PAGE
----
What I am wondering is whether there is more to talk about to make such a clinic interesting to others.

Do any of you who have done (or attended) a lot of freight car roster type clinics have some pointers about what folks especially appreciated?  Dislikes? 

I’m asking about the content only here . . .  can’t do a lot about my face, my voice, or etc.  Maybe I could wear a brightly coloured shirt . . .

Rob Kirkham 

      




Re: clinic preparation insights?

Charles Peck
 

The changes of paint and lettering over the life of a car can mean a lot to a modeler, especially when
you can give a date when the style changed.  A feature that has tripped me up in the past was marks
that designated a special service. Example; a car marked with an X on the door or other symbol that
said it was in LCL service.  Not knowing that mark was not typical of the class of car, I might have it
in interchange service two railroads away from it's designated working area.
Chuck Peck in FL

On Sat, May 14, 2016 at 7:46 PM, Robert Kirkham rdkirkham@... [STMFC] <STMFC@...> wrote:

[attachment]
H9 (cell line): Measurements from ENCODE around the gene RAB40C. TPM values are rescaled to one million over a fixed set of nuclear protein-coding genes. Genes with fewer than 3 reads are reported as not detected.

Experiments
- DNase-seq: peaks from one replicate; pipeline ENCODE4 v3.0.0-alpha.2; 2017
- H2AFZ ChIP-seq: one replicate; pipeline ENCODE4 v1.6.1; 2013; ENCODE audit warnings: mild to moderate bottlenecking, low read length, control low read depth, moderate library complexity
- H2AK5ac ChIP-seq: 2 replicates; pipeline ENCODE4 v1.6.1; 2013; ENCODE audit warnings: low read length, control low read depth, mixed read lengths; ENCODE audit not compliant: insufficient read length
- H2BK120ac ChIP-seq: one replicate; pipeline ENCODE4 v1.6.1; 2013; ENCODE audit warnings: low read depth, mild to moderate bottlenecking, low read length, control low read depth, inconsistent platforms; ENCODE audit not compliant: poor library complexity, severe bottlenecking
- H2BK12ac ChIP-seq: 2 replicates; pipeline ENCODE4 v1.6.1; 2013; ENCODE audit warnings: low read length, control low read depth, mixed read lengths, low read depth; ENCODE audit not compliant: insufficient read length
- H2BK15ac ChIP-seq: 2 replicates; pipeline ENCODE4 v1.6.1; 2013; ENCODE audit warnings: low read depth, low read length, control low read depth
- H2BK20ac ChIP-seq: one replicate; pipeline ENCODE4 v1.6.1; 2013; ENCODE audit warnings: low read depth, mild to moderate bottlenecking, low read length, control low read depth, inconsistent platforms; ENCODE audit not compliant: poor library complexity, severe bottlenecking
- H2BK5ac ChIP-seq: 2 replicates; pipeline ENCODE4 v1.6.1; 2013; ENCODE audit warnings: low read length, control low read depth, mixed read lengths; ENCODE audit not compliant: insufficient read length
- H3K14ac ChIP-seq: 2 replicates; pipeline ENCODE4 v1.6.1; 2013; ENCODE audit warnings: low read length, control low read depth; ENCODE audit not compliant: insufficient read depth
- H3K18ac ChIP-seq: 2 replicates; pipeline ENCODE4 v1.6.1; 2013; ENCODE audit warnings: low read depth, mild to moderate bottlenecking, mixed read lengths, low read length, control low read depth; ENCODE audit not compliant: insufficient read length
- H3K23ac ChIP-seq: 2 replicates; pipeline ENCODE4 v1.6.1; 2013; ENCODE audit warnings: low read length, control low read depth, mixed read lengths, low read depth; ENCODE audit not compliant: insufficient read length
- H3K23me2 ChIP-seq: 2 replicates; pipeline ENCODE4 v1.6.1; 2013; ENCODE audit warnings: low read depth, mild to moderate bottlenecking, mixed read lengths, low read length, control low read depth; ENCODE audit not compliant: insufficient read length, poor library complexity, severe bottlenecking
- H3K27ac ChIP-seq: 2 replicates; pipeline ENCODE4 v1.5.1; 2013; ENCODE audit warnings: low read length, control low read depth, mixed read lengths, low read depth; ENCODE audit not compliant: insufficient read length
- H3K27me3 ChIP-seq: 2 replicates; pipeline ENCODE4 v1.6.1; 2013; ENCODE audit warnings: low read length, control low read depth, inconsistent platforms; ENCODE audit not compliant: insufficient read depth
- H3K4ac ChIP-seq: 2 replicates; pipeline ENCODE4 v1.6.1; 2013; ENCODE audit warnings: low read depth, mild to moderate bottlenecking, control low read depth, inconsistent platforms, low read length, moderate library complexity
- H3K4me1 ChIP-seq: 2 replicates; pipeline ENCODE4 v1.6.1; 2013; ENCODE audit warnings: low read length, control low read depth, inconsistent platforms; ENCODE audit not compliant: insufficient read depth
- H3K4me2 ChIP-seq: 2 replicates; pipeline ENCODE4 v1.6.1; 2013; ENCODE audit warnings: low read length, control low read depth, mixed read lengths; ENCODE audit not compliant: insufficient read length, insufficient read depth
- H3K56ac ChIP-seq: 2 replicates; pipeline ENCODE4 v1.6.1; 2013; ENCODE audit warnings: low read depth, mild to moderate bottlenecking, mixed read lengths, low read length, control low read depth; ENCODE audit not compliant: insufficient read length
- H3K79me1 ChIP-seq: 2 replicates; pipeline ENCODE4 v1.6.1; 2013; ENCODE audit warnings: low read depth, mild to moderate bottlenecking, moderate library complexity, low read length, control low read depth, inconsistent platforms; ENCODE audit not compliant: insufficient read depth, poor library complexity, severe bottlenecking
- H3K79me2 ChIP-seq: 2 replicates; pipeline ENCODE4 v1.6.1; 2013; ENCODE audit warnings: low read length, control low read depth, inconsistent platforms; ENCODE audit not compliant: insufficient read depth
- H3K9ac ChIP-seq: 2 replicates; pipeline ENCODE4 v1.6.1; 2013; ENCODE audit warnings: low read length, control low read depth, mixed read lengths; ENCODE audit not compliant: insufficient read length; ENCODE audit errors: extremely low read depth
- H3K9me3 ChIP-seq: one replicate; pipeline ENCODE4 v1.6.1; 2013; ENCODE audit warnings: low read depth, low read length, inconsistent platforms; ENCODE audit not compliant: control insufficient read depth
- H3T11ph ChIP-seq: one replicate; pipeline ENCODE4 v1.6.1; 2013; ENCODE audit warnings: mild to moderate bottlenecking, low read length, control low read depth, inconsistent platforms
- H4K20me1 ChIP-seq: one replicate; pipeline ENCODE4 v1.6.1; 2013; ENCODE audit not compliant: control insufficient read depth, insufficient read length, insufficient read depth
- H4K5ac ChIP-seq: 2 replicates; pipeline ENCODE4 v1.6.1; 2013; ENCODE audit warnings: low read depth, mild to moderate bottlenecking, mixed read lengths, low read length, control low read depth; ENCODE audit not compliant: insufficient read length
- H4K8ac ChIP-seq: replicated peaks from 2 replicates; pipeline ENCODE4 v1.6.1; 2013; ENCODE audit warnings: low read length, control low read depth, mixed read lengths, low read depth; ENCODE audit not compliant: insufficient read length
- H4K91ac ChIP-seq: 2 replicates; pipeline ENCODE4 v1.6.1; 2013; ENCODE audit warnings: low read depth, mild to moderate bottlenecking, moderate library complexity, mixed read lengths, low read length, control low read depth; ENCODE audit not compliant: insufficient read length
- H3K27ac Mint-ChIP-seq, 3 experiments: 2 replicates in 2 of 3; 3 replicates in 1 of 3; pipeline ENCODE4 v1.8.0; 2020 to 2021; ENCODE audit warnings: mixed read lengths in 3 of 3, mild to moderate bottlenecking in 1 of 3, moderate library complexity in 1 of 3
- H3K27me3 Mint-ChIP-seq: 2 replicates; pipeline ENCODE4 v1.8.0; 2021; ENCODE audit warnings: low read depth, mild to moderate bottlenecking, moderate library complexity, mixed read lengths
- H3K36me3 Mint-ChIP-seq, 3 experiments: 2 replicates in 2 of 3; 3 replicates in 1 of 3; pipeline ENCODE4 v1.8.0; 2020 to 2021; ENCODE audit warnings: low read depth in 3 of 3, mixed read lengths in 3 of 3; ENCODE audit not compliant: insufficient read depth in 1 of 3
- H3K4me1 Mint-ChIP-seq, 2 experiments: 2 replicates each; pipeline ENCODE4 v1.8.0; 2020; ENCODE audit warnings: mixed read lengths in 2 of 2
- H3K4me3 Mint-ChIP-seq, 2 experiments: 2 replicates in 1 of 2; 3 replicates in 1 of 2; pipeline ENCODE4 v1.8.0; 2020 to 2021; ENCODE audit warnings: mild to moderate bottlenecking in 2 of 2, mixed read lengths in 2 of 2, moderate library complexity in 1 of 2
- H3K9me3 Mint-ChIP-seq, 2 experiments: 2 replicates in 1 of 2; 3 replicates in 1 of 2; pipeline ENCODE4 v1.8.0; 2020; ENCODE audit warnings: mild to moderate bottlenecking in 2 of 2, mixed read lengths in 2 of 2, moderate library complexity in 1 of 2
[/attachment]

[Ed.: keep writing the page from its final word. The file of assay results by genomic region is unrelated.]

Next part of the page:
Hi there,

I’m busy collecting images and ORER information to present a freight car clinic.  The focus is basically a summary of the house car roster of a specific railroad in a specific era, something that has been done by others many times before

As I work through number series after number series, I can see a real mixed bag of technology (frames mostly) and the modernity of the designs goes back and forth during those years.  Details change over the life of each of the car designs.  Rebuilds happen.   There are models available for some; stand ins for others.  I’m tracking all that as far as I find it interesting.  Photos range from fantastic to grainy, faded and fuzzy.

What I am wondering is whether there is more to talk about to make such a clinic interesting to others.

Do any of you who have done (or attended) a lot of freight car roster type clinics have some pointers about what folks especially appreciated?  Dislikes?